# Reason for evaluating $a^x \bmod N$ from $x = 0$ to $N^2$

As per the Shor's algorithm, we need to evaluate $$a^x \bmod N$$ from $$x = 0$$ to $$N^2$$. What is the reason for this? Why can't we just evaluate for $$N$$, $$2N$$ or something like that?

Shor's algorithm relies on determining the period of $$a^x\bmod N$$. If you only evaluate up to $$N$$, then you are undersampling, in much the same way that you would classically be below the Nyquist criteria.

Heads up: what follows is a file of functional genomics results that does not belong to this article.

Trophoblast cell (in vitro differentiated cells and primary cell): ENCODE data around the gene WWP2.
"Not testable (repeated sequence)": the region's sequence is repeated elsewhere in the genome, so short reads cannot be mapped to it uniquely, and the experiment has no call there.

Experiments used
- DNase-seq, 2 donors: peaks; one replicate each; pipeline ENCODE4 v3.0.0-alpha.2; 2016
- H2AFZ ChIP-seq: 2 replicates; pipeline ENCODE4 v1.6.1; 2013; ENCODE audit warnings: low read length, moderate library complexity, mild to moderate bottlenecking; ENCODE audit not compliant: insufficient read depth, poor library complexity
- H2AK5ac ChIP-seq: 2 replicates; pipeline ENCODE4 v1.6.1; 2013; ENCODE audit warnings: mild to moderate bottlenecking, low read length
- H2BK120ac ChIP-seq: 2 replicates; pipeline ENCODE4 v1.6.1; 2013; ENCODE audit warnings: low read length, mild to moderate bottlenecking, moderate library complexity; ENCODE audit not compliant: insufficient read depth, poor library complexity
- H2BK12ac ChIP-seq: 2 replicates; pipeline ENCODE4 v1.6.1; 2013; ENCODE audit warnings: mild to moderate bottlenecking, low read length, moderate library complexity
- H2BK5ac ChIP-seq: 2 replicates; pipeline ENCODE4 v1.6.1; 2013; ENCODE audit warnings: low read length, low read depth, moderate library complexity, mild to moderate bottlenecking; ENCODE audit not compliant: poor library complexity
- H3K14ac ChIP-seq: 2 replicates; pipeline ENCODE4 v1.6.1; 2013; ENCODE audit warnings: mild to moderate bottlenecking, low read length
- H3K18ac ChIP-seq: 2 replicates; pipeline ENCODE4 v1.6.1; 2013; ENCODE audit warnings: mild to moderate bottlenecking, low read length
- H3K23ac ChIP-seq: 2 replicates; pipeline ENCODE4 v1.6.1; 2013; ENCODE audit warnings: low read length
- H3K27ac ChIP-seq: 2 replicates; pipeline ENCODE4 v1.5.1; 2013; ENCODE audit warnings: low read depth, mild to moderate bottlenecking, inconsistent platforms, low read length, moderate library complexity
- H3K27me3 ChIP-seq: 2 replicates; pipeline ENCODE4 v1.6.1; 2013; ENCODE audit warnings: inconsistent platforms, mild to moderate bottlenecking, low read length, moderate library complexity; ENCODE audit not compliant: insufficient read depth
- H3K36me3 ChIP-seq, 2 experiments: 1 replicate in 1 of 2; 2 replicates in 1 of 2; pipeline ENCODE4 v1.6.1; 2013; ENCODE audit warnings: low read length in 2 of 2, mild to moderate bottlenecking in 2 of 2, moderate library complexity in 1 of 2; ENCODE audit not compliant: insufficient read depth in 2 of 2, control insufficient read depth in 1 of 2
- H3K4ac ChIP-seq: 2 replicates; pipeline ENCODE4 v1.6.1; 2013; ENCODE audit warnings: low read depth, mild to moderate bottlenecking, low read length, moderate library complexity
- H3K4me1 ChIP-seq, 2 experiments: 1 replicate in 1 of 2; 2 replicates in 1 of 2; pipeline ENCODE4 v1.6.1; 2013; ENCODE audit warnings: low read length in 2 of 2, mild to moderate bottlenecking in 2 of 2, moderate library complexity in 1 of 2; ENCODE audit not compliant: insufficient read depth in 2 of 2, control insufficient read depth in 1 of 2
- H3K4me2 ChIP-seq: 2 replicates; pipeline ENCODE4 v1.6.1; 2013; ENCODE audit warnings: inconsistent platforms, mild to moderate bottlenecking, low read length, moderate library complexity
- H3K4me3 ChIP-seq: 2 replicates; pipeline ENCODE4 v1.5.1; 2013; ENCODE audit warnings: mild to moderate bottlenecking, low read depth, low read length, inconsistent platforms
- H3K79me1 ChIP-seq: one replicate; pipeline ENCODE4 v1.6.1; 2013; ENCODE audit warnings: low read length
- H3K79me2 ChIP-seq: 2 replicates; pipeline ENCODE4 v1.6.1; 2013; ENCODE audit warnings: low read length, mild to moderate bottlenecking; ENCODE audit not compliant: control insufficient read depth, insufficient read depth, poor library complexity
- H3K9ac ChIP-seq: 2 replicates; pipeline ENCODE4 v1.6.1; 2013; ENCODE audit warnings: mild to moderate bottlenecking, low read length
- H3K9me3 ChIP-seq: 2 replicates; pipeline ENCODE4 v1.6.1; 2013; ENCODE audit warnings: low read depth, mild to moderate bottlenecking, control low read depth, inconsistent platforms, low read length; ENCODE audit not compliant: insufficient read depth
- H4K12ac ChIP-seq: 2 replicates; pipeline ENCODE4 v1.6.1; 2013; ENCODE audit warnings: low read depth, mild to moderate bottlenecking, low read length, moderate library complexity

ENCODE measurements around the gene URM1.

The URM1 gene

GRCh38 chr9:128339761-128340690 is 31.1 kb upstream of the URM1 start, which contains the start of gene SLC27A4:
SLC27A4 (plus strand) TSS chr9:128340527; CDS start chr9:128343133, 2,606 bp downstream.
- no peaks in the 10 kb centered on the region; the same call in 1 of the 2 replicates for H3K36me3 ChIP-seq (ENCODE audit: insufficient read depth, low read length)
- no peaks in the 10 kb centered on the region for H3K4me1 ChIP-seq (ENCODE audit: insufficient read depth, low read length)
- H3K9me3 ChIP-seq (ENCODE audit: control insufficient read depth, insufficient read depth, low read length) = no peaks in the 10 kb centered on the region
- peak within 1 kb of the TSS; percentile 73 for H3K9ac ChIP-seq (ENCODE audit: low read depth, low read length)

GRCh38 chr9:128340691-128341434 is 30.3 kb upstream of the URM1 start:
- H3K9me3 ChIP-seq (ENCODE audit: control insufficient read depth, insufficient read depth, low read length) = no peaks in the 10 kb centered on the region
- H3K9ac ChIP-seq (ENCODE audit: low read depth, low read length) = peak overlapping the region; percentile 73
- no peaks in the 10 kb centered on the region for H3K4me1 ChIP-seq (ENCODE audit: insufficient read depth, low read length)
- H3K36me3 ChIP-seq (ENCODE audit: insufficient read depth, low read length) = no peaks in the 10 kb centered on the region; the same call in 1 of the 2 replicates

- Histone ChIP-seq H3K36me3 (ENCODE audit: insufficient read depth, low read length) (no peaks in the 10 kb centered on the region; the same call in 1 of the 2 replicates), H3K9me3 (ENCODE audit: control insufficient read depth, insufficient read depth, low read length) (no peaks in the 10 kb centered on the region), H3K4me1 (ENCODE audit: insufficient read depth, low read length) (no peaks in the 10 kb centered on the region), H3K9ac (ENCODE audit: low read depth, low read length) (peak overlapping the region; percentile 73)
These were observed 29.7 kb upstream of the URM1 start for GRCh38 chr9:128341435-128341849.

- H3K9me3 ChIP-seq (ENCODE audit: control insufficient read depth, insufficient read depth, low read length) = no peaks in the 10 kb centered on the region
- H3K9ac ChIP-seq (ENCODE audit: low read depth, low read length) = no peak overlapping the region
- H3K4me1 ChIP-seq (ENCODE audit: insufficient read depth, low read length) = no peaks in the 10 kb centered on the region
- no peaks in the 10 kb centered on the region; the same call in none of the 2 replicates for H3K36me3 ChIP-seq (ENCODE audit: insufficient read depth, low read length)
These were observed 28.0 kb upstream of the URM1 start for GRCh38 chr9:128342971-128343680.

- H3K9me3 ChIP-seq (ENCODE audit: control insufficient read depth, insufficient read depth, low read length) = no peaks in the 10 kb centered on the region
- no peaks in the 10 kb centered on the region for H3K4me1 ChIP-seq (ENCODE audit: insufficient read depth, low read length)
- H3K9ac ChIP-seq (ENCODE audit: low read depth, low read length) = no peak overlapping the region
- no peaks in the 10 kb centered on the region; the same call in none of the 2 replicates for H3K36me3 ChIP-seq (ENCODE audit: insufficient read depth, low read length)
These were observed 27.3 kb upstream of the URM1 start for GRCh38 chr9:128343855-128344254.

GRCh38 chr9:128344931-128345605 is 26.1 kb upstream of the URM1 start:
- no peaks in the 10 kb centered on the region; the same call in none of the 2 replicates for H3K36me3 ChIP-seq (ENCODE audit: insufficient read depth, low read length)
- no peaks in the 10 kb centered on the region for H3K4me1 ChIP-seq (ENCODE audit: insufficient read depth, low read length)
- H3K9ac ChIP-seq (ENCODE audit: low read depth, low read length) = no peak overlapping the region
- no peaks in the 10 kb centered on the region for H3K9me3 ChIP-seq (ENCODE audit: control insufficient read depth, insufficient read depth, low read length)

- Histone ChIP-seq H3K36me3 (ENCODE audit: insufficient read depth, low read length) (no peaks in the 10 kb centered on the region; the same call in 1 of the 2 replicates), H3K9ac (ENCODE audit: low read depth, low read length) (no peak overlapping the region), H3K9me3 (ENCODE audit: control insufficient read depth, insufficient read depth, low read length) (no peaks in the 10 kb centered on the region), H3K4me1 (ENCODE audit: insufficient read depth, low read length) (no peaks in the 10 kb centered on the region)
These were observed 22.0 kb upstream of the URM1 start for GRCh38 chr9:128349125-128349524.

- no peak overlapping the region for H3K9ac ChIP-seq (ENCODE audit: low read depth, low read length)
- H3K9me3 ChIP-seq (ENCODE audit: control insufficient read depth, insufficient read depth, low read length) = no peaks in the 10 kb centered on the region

For example, if you measure the second register and get $$y$$, the first register collapses to all $$x$$ such that $$a^x\bmod N =y$$. These $$x$$ collide at $$y$$. If you only evaluate up to $$N$$, there is a chance that there will be no collisions for which you can properly measure the frequency in the first register.
Evaluating up to $$N^2$$ increases the number of such collisions, and hence decreases the odds that you undersampled.